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Tuesday, August 21, 2012

Dahesh Museum of Art

Saleem Moussa Ashi--Dr. Dahesh
There's a new museum in New York. Actually, new being a relative term, it's really about fifteen years old now. The collection isn't actually in the city but permanently on tour with merely a recently opened gift shop and offices in New York's SoHo district (just south of Central Park) marking its physical presence in the city. The museum collection numbers some two thousand works of art so it would have to be considered a major player in the New York Museum world. Originally, the museum opened right in the heart of mid-town Manhattan at 601 Fifth Avenue at 48th Street then moved to 580 Madison Avenue at 56th Street. And the chances are you've never heard of it. It's called the Dahesh Museum of Art. And, except for a minor little civil war in Lebanon, it might now be in Beirut rather than New York City. The core of the museum's collection is made up of the art amassed by the writer and philosopher, Saleem Moussa Ashi who took the name Dr. Dahesh. And the reason you might never have heard of the Dahesh Museum, aside from the fact it opened its doors as recently as 1995 then took to the road in 2008, is that it has as its stated goal, the preservation and promotion of 18th and 19th century Academic New York, yet...not exactly a hotbed of Academicism.

Gallic Soldier and His Daughter Imprisoned in Rome,
1847, Felix-Joseph Barrias, is typical of the Dahesh
Museum collection.
The self-proclaimed Dr. Dahesh is something of the proverbial "mystery wrapped in an enigma." Born in 1909, during the 1930s he began the establishment of a mystical cult today known as Daheshism. The Dahesh Museum takes pains to distance themselves from this group, though they appear to be funded by the same Saudi Arabian family, the Zahids. Dr. Dahesh began collecting Academic Art from the Zahid mansion in Beirut during the late 1950s up through the mid-1970s. European Academic art at the time was being sold in the Middle East for what amounted to garage sale prices. He bought everything he could lay his hands on including a surprising amount of Orientalism (European art inspired by Oriental art). The collection grew to over two thousand pieces, ranging from near trash to near priceless. How he funded his purchases, even at rock-bottom prices, is something of a mystery too, though it's assumed he used monies contributed by his religious followers. Then came the Lebanese Civil War. With the help of the Zahid family, he managed to move the art, the furniture, and all his half-million book library, bag and baggage to New York (he'd made quite a number of political enemies in Beirut).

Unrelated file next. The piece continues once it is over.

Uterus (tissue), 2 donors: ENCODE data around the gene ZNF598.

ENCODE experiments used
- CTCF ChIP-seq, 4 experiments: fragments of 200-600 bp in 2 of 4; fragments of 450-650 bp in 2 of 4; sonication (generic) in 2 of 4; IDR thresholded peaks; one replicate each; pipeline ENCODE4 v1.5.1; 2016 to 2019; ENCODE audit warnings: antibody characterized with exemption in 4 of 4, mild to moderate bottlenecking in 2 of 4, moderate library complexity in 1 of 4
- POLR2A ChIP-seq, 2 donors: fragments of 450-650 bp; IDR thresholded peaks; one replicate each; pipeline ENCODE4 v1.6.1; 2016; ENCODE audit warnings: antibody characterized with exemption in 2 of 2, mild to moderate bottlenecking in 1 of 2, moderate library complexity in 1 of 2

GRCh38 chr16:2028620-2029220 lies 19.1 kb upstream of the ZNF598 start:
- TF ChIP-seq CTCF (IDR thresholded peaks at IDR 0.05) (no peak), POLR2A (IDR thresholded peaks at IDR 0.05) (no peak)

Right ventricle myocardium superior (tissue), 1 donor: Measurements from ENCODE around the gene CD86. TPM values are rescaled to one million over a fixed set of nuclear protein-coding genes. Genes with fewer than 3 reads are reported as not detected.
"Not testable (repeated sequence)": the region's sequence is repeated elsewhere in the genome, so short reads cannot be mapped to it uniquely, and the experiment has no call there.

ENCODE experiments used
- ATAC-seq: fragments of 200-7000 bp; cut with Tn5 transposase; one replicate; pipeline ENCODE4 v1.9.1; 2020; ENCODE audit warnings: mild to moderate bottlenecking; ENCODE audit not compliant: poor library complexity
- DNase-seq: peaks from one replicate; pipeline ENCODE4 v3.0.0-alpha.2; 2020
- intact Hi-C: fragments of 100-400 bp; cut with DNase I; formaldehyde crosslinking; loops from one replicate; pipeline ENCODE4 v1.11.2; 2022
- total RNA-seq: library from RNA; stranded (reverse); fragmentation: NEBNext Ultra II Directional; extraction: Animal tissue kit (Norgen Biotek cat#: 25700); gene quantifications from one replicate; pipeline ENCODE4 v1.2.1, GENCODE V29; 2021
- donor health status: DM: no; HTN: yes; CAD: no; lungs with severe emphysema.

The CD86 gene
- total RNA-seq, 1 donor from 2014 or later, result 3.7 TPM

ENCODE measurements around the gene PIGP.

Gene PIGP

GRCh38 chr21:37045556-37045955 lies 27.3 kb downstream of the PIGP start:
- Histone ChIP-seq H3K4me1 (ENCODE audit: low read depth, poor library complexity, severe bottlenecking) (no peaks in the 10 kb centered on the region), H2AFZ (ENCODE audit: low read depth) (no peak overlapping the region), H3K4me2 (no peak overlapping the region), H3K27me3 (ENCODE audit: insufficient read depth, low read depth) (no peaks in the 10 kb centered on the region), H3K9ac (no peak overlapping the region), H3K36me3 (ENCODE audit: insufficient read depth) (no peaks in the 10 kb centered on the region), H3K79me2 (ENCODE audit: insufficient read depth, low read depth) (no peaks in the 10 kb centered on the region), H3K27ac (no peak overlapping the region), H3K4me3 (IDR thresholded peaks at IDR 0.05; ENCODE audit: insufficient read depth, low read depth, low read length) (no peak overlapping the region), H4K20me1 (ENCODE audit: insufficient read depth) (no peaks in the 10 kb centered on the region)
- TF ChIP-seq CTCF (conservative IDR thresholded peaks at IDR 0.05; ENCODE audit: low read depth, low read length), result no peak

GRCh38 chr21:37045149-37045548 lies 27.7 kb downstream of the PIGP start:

The Birth of Venus, 1863, Alexandre Cabanal,
is probably the Dahesh collection's most famous  and valuable work.
In New York, he continued collecting, though by this time, he was not alone in his appreciation of things Academic. Names such as Andrew Lloyd Webber and Malcolm Forbes were starting similar collections. Dr. Dahesh died in 1984. The Zahibs first sought a home for his collection in Rockefeller center but were turned down. The museum instead moved into an office building next door to a business called "The Fine Art of Hair Replacement." The Guggenheim it's not. But its influence brought to the Guggenheim a show called "1900: Art at the Crossroads," which explored much the same territory the Dahesh has in displaying the work of early twentieth century art pariahs such as Cabanel, Adolphe-William Bouguereau, Jean-Leon Gérôme, and Rosa Bonheur. The Zahids continue to search for a permanent New York home for the museum, but in the rarefied air of the Manhattan real estate market, it may take a while.

Odalisque, 1857, Eugene Delacroix,
is typical of the Dahesh Orientalist works.
Though the Dahesh Museum collection is now a "museum without walls," it may have sparked renewed interest in Academic art among a new breed of collectors, celebrities such as Jack Nicholson, Madonna, and Sylvester Stallone. Sotheby's sold a large Bouguereau belonging to Stallone for $2.6 million, a record price for the artist. The Guggenheim show raised eyebrows in lumping Academic work as well as Impressionist paintings into the single classification, "Nineteenth Century Pictures," pointing out that the separatism proclaimed over the last hundred years may well have been more a marketing ploy rather than a scholarly reading of the era. Its Crossroads show displayed these in a seminal context out of which grew work by Picasso, Matisse, Miro, and others which were also featured in the show. You won't find any Picassos in the Dahesh collection, nor Mirós either; but what you will find is a second look, a glance backward to a time and a type of art long vilified as stultified, beneath contempt, and practically valueless. The Dashesh Museum collection displays none of this.
Jaffa, Recruiting of Turkish Soldiers in Palestine, 1888, Gustav Bauernfeind,
was voted by Dahesh Museum visitors as their favorite work.

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